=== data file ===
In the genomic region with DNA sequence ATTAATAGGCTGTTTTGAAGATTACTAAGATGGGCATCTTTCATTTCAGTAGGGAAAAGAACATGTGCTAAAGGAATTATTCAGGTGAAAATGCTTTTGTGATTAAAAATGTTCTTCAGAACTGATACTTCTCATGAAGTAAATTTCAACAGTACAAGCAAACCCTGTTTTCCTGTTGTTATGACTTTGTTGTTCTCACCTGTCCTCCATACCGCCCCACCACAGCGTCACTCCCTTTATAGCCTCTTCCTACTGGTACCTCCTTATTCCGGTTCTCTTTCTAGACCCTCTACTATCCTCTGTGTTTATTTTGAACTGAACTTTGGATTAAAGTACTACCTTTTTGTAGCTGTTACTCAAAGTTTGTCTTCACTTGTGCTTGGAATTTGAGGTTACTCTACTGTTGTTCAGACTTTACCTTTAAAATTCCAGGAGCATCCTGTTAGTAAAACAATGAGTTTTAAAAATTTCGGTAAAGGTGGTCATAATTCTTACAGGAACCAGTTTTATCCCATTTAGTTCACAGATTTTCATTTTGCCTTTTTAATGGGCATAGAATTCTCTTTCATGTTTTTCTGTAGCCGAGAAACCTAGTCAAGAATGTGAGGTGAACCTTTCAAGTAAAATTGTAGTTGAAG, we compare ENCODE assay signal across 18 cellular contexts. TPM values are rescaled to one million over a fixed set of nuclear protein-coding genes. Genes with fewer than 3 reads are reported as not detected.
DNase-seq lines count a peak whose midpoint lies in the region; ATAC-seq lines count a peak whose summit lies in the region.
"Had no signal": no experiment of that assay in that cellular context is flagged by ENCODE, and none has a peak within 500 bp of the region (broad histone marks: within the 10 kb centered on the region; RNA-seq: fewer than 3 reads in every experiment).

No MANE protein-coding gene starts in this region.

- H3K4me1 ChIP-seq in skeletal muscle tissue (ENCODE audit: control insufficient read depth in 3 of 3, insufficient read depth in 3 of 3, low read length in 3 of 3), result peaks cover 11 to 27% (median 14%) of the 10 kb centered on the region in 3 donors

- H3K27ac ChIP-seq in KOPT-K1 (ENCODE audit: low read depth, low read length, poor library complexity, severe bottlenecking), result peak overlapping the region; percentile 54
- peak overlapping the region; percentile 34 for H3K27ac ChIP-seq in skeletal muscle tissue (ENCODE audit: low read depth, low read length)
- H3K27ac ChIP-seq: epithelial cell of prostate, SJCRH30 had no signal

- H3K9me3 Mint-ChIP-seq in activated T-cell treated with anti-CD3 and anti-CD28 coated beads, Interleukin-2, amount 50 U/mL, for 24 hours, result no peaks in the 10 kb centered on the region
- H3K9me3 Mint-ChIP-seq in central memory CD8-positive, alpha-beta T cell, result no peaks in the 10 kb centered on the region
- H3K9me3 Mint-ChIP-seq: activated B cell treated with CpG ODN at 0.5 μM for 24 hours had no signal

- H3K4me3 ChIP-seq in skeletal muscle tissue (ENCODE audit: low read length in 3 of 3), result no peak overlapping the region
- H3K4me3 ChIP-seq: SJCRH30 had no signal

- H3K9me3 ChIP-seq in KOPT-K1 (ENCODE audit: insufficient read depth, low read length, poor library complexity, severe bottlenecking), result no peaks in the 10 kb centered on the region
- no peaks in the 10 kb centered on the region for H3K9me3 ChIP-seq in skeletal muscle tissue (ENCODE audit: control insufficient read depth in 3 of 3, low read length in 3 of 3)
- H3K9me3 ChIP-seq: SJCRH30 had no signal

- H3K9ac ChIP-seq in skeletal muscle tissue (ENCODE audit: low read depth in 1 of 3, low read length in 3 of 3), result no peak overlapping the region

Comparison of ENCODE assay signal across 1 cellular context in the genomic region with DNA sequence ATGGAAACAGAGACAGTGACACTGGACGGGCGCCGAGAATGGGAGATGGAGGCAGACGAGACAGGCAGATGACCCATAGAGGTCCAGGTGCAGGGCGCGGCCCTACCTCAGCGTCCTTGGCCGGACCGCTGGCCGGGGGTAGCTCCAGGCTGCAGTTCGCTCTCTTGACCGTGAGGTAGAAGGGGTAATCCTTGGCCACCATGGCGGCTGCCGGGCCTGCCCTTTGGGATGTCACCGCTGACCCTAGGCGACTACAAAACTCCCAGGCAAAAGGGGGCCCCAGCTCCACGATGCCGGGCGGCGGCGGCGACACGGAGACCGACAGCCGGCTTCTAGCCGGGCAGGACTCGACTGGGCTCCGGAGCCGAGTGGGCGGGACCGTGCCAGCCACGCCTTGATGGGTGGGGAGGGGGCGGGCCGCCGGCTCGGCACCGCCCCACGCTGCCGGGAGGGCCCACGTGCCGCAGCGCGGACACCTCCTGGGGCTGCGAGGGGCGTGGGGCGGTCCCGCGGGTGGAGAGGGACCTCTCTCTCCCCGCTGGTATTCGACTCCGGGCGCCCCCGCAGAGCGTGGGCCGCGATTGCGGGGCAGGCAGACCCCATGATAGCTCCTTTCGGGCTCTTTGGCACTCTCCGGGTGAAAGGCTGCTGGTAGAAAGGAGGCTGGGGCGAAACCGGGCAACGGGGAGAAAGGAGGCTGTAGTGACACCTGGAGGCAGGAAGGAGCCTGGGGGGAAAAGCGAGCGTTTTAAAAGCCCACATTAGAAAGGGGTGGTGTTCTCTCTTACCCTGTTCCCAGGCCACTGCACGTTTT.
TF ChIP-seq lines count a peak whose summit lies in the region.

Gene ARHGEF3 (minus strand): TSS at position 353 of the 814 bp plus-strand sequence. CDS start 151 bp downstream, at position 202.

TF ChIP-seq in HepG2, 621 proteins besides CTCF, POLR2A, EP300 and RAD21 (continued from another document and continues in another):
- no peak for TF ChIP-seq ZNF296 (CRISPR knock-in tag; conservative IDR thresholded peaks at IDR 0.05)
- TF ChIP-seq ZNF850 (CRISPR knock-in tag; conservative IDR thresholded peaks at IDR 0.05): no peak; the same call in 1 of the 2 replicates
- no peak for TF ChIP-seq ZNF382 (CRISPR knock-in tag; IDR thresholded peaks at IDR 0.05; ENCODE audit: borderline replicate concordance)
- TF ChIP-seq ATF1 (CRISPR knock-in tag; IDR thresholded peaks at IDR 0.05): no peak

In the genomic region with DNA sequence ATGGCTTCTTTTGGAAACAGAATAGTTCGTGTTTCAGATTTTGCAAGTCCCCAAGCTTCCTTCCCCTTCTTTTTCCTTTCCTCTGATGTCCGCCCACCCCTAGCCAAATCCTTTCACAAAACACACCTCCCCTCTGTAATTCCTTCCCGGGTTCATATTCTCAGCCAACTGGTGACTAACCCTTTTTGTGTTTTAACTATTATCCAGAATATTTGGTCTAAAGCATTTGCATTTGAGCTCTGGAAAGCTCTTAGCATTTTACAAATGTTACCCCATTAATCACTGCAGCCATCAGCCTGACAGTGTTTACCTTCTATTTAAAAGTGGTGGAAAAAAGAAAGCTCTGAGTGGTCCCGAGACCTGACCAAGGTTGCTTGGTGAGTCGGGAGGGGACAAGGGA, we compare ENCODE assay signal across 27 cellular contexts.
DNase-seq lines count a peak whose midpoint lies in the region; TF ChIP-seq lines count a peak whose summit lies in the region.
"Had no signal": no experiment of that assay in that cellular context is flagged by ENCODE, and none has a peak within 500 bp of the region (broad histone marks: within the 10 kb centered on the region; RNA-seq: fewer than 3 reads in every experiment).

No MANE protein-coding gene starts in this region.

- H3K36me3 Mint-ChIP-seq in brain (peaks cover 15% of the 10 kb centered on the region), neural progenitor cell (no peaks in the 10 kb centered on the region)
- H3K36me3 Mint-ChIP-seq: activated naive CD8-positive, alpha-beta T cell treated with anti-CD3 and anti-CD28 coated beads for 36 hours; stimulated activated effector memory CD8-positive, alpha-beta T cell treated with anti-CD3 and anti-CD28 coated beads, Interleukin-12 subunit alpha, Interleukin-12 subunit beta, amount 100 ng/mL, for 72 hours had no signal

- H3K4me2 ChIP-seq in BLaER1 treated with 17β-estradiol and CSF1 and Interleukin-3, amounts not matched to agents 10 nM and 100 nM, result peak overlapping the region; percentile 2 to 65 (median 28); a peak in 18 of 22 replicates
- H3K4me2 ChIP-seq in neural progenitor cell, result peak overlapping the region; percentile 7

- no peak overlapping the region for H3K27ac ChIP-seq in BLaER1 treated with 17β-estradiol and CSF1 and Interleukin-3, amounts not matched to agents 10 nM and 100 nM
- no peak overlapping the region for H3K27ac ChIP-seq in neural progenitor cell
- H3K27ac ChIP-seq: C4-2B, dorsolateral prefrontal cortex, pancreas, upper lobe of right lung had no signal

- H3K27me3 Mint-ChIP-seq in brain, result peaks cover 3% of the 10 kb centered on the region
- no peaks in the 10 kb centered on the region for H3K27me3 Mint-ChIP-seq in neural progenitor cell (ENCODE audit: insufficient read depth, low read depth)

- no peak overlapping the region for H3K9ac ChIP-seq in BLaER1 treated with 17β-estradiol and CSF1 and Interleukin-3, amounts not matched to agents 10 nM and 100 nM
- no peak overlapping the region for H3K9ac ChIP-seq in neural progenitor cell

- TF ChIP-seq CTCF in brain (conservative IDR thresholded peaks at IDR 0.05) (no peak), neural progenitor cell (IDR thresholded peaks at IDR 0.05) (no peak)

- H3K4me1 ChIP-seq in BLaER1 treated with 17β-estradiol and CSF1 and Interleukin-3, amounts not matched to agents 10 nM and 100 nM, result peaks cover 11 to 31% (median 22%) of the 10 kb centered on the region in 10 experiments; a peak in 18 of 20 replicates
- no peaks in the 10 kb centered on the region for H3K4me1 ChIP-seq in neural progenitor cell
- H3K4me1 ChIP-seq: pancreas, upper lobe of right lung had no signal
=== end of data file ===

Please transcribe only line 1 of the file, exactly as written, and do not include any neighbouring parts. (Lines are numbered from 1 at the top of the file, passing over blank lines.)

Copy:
In the genomic region with DNA sequence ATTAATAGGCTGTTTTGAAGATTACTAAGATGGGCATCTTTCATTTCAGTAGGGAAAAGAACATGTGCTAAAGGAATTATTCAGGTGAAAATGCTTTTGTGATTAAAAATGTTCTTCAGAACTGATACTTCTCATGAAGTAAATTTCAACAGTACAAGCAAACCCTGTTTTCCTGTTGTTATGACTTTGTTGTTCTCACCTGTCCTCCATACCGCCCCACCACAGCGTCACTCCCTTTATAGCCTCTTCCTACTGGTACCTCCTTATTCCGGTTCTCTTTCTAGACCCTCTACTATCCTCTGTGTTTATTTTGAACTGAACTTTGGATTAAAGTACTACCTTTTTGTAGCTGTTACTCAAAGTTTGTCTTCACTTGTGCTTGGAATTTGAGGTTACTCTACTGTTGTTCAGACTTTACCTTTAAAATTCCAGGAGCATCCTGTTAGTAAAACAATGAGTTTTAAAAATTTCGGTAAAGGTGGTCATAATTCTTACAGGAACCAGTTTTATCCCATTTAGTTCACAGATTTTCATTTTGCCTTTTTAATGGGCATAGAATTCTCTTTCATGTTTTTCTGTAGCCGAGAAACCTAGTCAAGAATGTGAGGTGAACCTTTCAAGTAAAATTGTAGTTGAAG, we compare ENCODE assay signal across 18 cellular contexts. TPM values are rescaled to one million over a fixed set of nuclear protein-coding genes. Genes with fewer than 3 reads are reported as not detected.